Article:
GP- When the Spanish arrived in Peru, they were told by the Incas that their ancestors had once had a written language like the Spanish, but that it was lost. This is consistent with Jacob's prophecy (Jacob 4:1-4).

It is obvious that George Potter and the Nephi Project have picked their area and look for supporting evidence there; he is merely propping up his own theory. Rod Meldrum and Wayne May have picked North America and look for evidence there, such as it is. LDS scholars and archaeologists, however, have picked Mesoamerica, believing that the weight of evidence leads there. Maybe this isn't the place; all models, including the Andean region, have their strengths and weaknesses, some more than others. Peru has some similarities with the Book of Mormon in terms of metallurgy and animals, but it fails in terms of geography. Daniel merely presented his opinions and gave supporting evidence. Unless disagreeing with George is inherently misleading, Daniel didn't do anything of the kind. Many scholars including Richard Bushman, Richard Hauck, and Diane Wirth have said positive things about his presentation, stressing its accurate information. Even esteemed LDS archaeologist John Sorenson, who was not too impressed with our book, wrote to Daniel, "What you have written on metal and plates in relation to the Book of Mormon indeed contains information of value. I am glad whenever correct and valid information is drawn to the attention of the Latter-day Saints. I encourage you to continue your related studies."

Instead of an open letter, Daniel wrote to George to address these issues directly. That letter has been adapted into the final response below.
Click here to read the text of the original open letter sent out by the BMAF.
Click here to download George Potter's full article.
Click here to read Daniel's response to it.

31 January 2011

Responses to Daniel's online presentation

We have been receiving some interesting response to Daniel's online presentation on metals and gold plates he gave at last year's BMAF conference. Richard Hauck, an LDS archaeologist who has presented at BMAF conferences and written about Book of Mormon geography, wrote Daniel to get some more information about the mineralogical maps he used to locate sites of ore in the Guatemalan Highlands. Dr. Hauck has been actively excavating ancient sites in Guatemala and is currently working at sites in the Salamá Valley, which he believes is a better candidate for the Land of Nephi than the currently-accepted location of Kaminaljuyú. Click here to read about Dr. Hauck and his work.

Daniel was also contacted by others who were interested in some of the slides from his presentation. Pat Simiskey and Doug Kiester asked questions and also shared information suggesting that they placed Book of Mormon events farther south in Central America, around modern-day Panama. You can look at maps based on this theory at a site they sent called Where was Mormon? It's a new take on the events and locations described in the scripture. Currently, we side with the BMAF in placing these areas in Mesoamerica, but we are always open to new ideas that have some good scholarship behind them. What do you think?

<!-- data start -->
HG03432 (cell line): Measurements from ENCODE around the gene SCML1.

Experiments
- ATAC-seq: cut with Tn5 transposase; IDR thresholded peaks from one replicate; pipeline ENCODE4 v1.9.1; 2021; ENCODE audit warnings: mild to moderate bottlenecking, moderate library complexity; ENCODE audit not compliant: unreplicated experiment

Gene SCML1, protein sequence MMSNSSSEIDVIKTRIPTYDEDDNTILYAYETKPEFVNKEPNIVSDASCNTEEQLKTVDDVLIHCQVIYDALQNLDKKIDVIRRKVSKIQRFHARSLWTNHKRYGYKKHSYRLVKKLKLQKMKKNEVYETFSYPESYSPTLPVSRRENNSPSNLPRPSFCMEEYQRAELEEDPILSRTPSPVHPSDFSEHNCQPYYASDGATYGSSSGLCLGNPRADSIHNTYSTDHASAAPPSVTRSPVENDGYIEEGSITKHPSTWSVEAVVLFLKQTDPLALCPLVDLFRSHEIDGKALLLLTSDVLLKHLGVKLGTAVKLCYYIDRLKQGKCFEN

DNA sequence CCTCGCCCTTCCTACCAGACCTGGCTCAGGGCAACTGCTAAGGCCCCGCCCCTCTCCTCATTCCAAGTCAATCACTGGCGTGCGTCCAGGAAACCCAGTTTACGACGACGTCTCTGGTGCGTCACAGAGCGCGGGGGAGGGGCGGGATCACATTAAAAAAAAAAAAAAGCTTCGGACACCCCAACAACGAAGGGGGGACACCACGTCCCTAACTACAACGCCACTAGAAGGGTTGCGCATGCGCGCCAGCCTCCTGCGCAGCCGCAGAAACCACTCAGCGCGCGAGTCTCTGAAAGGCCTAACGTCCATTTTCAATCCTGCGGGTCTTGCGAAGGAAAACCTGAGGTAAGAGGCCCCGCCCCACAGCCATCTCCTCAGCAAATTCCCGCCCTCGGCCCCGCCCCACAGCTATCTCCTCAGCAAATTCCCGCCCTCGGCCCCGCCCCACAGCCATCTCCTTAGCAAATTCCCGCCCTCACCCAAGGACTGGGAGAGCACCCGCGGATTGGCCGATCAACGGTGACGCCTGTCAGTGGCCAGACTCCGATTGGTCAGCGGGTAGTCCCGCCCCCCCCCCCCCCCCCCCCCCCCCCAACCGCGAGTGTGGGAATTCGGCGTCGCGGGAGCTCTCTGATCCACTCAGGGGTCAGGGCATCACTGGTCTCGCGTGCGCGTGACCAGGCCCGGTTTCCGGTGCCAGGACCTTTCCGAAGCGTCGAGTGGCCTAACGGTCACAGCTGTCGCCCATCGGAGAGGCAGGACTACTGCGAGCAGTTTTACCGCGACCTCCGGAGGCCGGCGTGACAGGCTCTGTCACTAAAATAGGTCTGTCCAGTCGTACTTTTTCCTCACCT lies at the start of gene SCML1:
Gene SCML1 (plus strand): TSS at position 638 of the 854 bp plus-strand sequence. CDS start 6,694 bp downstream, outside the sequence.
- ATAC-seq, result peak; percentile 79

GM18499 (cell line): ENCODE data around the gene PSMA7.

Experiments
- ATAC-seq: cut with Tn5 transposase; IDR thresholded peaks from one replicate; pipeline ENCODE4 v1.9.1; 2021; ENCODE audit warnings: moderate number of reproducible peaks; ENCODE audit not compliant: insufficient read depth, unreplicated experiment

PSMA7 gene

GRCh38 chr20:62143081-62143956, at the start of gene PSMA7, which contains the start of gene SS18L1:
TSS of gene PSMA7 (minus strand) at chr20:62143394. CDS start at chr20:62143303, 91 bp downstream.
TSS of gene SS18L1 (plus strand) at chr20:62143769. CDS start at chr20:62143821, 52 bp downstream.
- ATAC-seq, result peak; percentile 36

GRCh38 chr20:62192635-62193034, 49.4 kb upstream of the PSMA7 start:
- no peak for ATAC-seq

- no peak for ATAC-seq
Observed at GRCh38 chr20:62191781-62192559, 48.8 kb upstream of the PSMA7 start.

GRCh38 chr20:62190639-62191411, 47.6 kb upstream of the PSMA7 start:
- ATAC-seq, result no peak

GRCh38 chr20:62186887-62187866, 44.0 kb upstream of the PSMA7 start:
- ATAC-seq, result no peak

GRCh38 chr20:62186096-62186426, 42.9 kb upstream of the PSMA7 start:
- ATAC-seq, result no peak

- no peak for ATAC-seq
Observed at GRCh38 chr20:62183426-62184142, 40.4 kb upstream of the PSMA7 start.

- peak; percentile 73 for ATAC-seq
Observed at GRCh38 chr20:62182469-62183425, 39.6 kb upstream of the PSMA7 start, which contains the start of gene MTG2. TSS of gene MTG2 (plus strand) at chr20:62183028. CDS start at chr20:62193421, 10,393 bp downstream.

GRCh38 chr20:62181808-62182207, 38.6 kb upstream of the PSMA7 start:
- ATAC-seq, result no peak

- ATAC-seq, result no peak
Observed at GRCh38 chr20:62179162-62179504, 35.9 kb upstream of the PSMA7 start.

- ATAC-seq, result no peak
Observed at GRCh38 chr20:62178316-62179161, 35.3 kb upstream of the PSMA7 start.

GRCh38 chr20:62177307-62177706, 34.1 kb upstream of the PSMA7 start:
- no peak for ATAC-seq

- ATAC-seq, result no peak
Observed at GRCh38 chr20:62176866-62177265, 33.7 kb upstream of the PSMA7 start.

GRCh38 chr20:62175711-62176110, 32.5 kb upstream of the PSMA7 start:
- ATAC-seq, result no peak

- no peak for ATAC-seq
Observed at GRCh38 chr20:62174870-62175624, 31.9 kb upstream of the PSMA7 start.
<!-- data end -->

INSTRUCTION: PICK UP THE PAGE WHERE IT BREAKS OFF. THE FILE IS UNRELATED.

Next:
They also mentioned the idea that the stick of Joseph as referred to in Ezekiel chapter 37 is not specifically the Book of Mormon. Most members familiar with that verse have historically interpreted the stick of Judah to be the Bible and the stick of Joseph to be the Book of Mormon. Pat's claim is that this is no longer an official interpretation of the Church. Since the Old Testament was last year's topic in Gospel Doctrine classes, Daniel immediately recognized some inaccurate information here. Part of that lesson included a quote from Elder Packer at a General Conference in 1982, in which he stated that because of the Book of Mormon, Ezekiel's prophecy was now fulfilled. But because Hebrew prophecy may have many levels of meaning and fulfillment, their points are worth considering. Pat pointed to a quote from LDS scholar Daniel H. Ludlow to support this position  Here is the quote:

We as Latter-day Saints refer to the Book of Mormon as “the stick of Joseph,” but at best the Book of Mormon is an abridgment of the book of Joseph. The book of Joseph would be primarily the brass plates of Laban and the large plates of Nephi. Mormon testified on at least two occasions in the Book of Mormon that he did not write one-hundredth part in his record those things that were written on the large plates of Nephi. Even then, approximately two-thirds of the plates—at least according to Orson Pratt—were sealed. The Prophet Joseph Smith did not translate a single word from those portions, so certainly the Book of Mormon is not a complete book.

So there is more here to consider. Is there more yet to come to light in this "stick of Joseph?"